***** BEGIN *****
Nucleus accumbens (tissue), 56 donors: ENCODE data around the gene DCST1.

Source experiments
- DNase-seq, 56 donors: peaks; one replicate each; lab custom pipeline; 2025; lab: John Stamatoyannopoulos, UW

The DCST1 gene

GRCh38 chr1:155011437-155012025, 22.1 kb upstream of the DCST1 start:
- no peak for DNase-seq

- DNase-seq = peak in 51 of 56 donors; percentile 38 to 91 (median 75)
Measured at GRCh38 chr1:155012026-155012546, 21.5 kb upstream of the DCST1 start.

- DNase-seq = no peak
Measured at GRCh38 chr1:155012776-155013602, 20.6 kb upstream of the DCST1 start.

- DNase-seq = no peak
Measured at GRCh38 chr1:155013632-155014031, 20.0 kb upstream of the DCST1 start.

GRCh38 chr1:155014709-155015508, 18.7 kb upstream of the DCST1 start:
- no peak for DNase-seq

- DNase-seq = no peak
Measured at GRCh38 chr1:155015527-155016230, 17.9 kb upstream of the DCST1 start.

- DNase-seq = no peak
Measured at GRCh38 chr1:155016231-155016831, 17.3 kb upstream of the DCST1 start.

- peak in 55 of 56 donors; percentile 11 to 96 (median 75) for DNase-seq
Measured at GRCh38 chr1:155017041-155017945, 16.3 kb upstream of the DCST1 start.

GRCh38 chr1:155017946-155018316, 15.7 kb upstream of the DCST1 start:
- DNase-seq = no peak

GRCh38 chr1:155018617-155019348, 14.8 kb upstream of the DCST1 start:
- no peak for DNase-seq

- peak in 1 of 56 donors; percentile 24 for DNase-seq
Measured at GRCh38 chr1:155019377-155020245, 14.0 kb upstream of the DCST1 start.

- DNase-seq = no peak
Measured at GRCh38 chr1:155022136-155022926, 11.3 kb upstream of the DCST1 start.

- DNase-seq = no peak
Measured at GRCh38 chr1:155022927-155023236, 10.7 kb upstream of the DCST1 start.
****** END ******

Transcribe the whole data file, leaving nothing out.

Nucleus accumbens (tissue), 56 donors: ENCODE data around the gene DCST1.

Source experiments
- DNase-seq, 56 donors: peaks; one replicate each; lab custom pipeline; 2025; lab: John Stamatoyannopoulos, UW

The DCST1 gene

GRCh38 chr1:155011437-155012025, 22.1 kb upstream of the DCST1 start:
- no peak for DNase-seq

- DNase-seq = peak in 51 of 56 donors; percentile 38 to 91 (median 75)
Measured at GRCh38 chr1:155012026-155012546, 21.5 kb upstream of the DCST1 start.

- DNase-seq = no peak
Measured at GRCh38 chr1:155012776-155013602, 20.6 kb upstream of the DCST1 start.

- DNase-seq = no peak
Measured at GRCh38 chr1:155013632-155014031, 20.0 kb upstream of the DCST1 start.

GRCh38 chr1:155014709-155015508, 18.7 kb upstream of the DCST1 start:
- no peak for DNase-seq

- DNase-seq = no peak
Measured at GRCh38 chr1:155015527-155016230, 17.9 kb upstream of the DCST1 start.

- DNase-seq = no peak
Measured at GRCh38 chr1:155016231-155016831, 17.3 kb upstream of the DCST1 start.

- peak in 55 of 56 donors; percentile 11 to 96 (median 75) for DNase-seq
Measured at GRCh38 chr1:155017041-155017945, 16.3 kb upstream of the DCST1 start.

GRCh38 chr1:155017946-155018316, 15.7 kb upstream of the DCST1 start:
- DNase-seq = no peak

GRCh38 chr1:155018617-155019348, 14.8 kb upstream of the DCST1 start:
- no peak for DNase-seq

- peak in 1 of 56 donors; percentile 24 for DNase-seq
Measured at GRCh38 chr1:155019377-155020245, 14.0 kb upstream of the DCST1 start.

- DNase-seq = no peak
Measured at GRCh38 chr1:155022136-155022926, 11.3 kb upstream of the DCST1 start.

- DNase-seq = no peak
Measured at GRCh38 chr1:155022927-155023236, 10.7 kb upstream of the DCST1 start.